Matlære is a blog about food, environment, ethics and politics. Here we publish our own and other peoples thoughts on how food is produced, distributed, sold and consumed.
We try to understand why it is so difficult to eat right.
Is cultural identity a luxury good or should it be a foundation for society? How does one balance the livelihoods of farmers while addressing the need to rethink what crops can be grown in California? Can modern agriculture contend with climate change?
Matlære readers - have you all seen and read the latest issue of Tvergastein?
While on fieldwork this summer, I was invited to attend a “foodshed mapping” on the White Earth Indian Reservation in Northwestern Minnesota. My research addresses Indigenous communities in the United States, and their work to regain control over their own food, economic structure, and health.
It is common knowledge in the US that the small family farm is dying. This is both due to a movement towards large-scale corporate agriculture and the fact that farmers are, simply put, getting old.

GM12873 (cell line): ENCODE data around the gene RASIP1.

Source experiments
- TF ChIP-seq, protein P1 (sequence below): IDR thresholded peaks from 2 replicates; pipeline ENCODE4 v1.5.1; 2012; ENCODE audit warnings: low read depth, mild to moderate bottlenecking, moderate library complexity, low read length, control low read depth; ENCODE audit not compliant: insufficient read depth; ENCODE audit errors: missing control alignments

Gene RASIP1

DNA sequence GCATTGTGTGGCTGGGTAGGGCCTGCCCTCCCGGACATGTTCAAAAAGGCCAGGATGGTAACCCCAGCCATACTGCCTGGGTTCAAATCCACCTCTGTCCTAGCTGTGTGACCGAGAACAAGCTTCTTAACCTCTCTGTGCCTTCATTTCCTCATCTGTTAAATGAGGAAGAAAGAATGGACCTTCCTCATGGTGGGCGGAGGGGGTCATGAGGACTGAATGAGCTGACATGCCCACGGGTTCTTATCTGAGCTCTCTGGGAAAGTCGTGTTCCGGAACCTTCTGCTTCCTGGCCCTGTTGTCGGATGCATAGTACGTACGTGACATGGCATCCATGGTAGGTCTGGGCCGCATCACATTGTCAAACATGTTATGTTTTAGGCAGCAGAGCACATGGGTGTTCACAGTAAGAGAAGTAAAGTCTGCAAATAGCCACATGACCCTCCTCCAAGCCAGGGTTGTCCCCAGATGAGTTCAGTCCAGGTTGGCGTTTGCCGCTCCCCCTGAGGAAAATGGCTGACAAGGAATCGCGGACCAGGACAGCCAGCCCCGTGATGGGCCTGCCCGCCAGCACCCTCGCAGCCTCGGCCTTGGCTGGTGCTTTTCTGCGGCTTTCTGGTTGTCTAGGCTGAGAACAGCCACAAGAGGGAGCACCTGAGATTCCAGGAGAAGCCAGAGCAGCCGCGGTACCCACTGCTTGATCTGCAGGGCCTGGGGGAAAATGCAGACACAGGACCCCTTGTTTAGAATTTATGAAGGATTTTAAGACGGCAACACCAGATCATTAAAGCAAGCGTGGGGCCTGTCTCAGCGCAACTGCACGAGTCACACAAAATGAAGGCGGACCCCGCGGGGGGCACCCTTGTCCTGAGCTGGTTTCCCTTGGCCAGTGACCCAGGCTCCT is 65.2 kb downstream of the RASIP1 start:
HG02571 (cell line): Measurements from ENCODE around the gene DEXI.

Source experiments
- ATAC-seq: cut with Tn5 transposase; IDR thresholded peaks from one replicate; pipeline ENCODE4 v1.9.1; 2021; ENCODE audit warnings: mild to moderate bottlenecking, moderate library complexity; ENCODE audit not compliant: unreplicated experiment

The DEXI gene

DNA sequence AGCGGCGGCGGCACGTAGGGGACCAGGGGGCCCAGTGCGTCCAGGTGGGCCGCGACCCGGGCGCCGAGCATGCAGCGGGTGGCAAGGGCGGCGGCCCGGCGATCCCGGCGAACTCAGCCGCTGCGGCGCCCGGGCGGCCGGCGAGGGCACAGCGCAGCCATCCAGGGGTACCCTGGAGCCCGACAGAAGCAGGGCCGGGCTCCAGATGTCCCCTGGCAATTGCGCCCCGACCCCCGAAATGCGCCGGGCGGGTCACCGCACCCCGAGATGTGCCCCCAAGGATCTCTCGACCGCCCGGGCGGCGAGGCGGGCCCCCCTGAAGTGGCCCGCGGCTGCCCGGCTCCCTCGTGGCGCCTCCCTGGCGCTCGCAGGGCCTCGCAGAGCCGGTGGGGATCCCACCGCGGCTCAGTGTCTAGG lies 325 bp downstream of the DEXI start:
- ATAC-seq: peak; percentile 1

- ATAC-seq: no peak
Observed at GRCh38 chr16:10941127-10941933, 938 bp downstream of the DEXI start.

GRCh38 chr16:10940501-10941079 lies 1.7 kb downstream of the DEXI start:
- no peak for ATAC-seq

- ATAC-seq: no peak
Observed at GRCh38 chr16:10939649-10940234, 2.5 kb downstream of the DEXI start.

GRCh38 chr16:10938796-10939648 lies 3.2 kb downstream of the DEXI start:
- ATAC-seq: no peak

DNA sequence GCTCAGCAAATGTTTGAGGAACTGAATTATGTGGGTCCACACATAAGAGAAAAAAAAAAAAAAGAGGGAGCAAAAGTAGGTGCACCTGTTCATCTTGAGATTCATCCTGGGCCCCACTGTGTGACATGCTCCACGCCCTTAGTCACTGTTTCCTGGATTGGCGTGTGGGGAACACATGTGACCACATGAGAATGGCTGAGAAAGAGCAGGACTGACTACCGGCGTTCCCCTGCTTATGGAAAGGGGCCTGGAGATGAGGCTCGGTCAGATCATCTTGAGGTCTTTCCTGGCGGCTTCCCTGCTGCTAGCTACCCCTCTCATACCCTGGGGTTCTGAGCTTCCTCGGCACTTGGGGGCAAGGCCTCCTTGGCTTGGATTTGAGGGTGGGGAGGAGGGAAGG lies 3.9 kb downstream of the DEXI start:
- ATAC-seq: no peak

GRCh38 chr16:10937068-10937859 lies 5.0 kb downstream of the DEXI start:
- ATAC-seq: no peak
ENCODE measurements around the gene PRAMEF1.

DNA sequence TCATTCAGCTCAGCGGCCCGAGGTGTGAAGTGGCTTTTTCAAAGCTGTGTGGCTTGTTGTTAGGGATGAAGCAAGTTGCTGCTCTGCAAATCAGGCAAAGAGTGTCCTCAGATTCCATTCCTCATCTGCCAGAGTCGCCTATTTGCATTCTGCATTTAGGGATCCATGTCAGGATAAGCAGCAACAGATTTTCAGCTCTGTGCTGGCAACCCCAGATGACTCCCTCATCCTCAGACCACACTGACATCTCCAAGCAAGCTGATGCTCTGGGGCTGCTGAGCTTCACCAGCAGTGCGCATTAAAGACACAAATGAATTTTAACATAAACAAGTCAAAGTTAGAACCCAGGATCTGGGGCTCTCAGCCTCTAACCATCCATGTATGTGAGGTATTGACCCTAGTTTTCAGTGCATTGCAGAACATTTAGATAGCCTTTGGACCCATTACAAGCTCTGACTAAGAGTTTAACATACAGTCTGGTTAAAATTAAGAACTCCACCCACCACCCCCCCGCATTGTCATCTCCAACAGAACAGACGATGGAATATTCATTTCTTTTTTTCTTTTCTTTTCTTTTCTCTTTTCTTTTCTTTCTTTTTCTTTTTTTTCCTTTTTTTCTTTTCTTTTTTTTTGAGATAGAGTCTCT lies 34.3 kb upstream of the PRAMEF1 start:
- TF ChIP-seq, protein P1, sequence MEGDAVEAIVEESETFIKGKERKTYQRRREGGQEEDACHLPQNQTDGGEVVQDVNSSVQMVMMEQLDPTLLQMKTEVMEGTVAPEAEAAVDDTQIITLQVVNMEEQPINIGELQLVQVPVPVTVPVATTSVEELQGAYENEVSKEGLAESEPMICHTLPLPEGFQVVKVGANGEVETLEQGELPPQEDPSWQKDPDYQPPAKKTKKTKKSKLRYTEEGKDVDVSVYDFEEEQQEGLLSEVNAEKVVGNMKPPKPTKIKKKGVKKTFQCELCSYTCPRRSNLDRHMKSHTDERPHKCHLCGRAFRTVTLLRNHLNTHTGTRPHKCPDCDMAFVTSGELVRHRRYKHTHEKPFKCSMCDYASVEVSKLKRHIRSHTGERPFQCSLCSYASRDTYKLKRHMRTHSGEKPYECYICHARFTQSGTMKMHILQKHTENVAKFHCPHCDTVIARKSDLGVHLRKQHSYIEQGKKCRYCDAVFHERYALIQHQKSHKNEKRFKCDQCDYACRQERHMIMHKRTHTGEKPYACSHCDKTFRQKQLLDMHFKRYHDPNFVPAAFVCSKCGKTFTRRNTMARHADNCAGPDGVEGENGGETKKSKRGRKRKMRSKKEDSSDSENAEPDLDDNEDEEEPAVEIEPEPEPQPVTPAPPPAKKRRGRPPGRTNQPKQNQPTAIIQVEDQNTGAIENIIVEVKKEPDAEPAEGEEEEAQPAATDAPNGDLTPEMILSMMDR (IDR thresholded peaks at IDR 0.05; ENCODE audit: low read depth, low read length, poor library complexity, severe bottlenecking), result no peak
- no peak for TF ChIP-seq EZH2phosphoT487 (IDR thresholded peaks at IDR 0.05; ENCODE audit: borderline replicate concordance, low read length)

On the 31. March, the Intergovernmental Panel on Climate Change (IPCC) released the second of three working group reports entitled, “Impacts, Adaptation, and Vulnerability.”
Hungry Planet: What the World Eats is a collection of photographs that provides a window into one of the most intimate things that we do: eat.
In a couple of weeks the Indian electorate will participate in what is sure to be the biggest exercise in universal franchise in world history,
One of the oldest food trends being rebranded as one of the “latest” food trends is eating nose to tail – a way of eating that utilizes every part of the animal in an effort to limit wastage and respect each part of the protein.